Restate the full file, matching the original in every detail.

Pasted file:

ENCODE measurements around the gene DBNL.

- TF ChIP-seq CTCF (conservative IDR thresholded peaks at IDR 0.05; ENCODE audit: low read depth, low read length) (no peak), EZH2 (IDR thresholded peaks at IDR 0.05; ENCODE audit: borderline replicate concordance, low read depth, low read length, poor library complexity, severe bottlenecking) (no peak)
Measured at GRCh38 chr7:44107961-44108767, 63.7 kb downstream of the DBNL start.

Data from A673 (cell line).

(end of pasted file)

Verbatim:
ENCODE measurements around the gene DBNL.

- TF ChIP-seq CTCF (conservative IDR thresholded peaks at IDR 0.05; ENCODE audit: low read depth, low read length) (no peak), EZH2 (IDR thresholded peaks at IDR 0.05; ENCODE audit: borderline replicate concordance, low read depth, low read length, poor library complexity, severe bottlenecking) (no peak)
Measured at GRCh38 chr7:44107961-44108767, 63.7 kb downstream of the DBNL start.

Data from A673 (cell line).